The SPLC’s “Black Seperatist” hate map. The category is just one of many in the Hate map pull down menu, and counts toward the growth of ALL hate groups in the SPLC’s math.

Visiting the SPLC’s “hate map” project, is to step through the looking-glass. As I reported elsewhere, the SPLC actually rates the growth of “Black Seperatists”, a hate group flavor of its own invention, as the fastest growing, most pervasive hate group faction. The SPLC’s methodology is laughable even for white supremacist tracking. Historically, Dees has counted self-described “groups”, not individuals or influence, setting artificially high numbers as a way to legitimize the need for the SPLC by always depicting target movements as “growing”. The Black Seperatist/Extremist tracking the SPLC does is no different. Whenever a well-meaning left-wing activist pointed to the SPLC’s tracking methodology and database to prove the need for anti-fascism organizing, they also validated the org’s strange obsession with smearing non-violent Black political organizations, because the tracking for both are methodologically and ideologically unified.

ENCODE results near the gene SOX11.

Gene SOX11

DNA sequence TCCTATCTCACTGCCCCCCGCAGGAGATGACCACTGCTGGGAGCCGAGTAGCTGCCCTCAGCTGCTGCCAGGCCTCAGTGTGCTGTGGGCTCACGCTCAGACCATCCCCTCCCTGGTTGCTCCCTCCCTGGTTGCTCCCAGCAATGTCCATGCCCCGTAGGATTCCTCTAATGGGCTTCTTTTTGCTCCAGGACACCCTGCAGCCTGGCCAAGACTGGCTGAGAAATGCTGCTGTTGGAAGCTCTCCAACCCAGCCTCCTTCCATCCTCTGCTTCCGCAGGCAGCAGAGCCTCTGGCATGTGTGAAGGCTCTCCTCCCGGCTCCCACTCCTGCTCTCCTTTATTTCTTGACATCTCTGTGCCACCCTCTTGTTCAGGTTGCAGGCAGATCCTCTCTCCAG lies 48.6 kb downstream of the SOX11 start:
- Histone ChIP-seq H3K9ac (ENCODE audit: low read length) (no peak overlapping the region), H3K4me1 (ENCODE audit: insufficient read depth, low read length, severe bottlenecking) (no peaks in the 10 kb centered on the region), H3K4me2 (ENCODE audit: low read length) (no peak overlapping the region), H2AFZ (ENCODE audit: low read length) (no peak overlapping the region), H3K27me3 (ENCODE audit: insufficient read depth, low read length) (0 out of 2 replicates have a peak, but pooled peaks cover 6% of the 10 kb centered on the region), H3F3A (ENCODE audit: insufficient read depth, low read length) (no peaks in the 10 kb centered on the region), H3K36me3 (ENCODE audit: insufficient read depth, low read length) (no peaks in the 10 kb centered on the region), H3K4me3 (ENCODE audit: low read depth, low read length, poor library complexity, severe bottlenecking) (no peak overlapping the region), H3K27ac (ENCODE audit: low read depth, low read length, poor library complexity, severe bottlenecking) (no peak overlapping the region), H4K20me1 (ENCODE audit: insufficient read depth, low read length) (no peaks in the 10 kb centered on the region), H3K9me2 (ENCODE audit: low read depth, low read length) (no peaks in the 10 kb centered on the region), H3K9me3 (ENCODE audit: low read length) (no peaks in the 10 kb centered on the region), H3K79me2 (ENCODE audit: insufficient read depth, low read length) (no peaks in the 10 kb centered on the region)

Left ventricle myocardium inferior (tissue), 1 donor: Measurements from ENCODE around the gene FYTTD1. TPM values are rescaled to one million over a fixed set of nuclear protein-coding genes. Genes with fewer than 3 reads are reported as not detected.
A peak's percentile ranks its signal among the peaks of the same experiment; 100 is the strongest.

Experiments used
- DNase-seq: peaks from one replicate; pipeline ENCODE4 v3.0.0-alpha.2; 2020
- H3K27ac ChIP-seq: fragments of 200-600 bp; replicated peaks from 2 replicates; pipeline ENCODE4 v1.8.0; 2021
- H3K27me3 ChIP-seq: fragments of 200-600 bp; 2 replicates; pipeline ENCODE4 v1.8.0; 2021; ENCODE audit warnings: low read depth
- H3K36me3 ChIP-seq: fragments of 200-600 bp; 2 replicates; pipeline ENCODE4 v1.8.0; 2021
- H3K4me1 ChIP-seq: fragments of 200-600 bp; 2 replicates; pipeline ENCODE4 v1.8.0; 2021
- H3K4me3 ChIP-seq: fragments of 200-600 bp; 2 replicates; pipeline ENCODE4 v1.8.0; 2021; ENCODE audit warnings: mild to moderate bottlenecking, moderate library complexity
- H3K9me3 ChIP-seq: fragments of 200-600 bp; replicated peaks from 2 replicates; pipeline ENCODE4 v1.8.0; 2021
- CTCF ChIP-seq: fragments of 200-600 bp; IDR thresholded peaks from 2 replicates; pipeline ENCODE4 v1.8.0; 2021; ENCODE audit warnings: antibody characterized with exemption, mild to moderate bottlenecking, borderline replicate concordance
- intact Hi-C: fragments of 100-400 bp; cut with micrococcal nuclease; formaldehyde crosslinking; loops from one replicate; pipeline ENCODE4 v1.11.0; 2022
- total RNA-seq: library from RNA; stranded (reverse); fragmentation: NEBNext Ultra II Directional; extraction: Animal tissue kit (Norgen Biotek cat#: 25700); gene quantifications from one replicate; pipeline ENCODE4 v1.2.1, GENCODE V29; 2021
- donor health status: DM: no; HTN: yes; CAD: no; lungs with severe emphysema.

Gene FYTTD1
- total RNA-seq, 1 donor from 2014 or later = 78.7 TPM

The SPLC’s cheerleading for new ways of criminalizing Black discourse didn’t go unnoticed by more powerful actors. In a report dated August 3, 2017, but not leaked to the public until October, 6, 2017, the FBI described a new terror threat to America–the “Black Identity Extremist”. The neologism rightfully earned the scorn of anti-racists after the leak, but the FBI was not alone in validating this new harrassment-generating profile. The SPLC’s “Intelligence Report” article, “Return of the Violent Black Nationalist”, was also published in August, and reads in many places, like an excerpt from the FBI report. The date on the SPLC piece is August 8, 6 days after the FBI report’s publishing date, but two months before it was first reported to the public via leak by Foreign Policy magazine.